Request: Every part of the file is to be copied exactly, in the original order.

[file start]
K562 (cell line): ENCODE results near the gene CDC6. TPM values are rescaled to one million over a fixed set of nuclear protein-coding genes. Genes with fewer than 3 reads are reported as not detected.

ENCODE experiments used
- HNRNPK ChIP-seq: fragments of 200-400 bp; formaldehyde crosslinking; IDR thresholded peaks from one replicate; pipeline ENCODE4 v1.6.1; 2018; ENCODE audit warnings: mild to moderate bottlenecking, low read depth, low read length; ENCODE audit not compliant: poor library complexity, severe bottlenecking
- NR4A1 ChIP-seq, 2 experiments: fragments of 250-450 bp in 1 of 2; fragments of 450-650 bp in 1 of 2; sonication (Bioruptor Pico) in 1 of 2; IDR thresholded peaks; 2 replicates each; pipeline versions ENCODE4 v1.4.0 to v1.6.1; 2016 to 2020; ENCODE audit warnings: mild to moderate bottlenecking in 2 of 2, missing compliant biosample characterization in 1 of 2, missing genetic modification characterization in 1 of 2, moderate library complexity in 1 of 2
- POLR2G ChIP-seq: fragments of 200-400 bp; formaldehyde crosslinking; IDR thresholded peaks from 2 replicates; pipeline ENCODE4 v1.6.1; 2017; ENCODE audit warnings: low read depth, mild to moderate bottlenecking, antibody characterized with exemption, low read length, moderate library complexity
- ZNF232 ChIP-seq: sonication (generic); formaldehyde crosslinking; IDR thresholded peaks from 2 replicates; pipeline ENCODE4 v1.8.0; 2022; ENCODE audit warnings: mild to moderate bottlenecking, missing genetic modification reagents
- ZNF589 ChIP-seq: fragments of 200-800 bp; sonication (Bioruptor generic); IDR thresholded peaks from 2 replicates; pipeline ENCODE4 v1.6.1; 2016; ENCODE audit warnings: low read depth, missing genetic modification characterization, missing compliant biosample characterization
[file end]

K562 (cell line): ENCODE results near the gene CDC6. TPM values are rescaled to one million over a fixed set of nuclear protein-coding genes. Genes with fewer than 3 reads are reported as not detected.

ENCODE experiments used
- HNRNPK ChIP-seq: fragments of 200-400 bp; formaldehyde crosslinking; IDR thresholded peaks from one replicate; pipeline ENCODE4 v1.6.1; 2018; ENCODE audit warnings: mild to moderate bottlenecking, low read depth, low read length; ENCODE audit not compliant: poor library complexity, severe bottlenecking
- NR4A1 ChIP-seq, 2 experiments: fragments of 250-450 bp in 1 of 2; fragments of 450-650 bp in 1 of 2; sonication (Bioruptor Pico) in 1 of 2; IDR thresholded peaks; 2 replicates each; pipeline versions ENCODE4 v1.4.0 to v1.6.1; 2016 to 2020; ENCODE audit warnings: mild to moderate bottlenecking in 2 of 2, missing compliant biosample characterization in 1 of 2, missing genetic modification characterization in 1 of 2, moderate library complexity in 1 of 2
- POLR2G ChIP-seq: fragments of 200-400 bp; formaldehyde crosslinking; IDR thresholded peaks from 2 replicates; pipeline ENCODE4 v1.6.1; 2017; ENCODE audit warnings: low read depth, mild to moderate bottlenecking, antibody characterized with exemption, low read length, moderate library complexity
- ZNF232 ChIP-seq: sonication (generic); formaldehyde crosslinking; IDR thresholded peaks from 2 replicates; pipeline ENCODE4 v1.8.0; 2022; ENCODE audit warnings: mild to moderate bottlenecking, missing genetic modification reagents
- ZNF589 ChIP-seq: fragments of 200-800 bp; sonication (Bioruptor generic); IDR thresholded peaks from 2 replicates; pipeline ENCODE4 v1.6.1; 2016; ENCODE audit warnings: low read depth, missing genetic modification characterization, missing compliant biosample characterization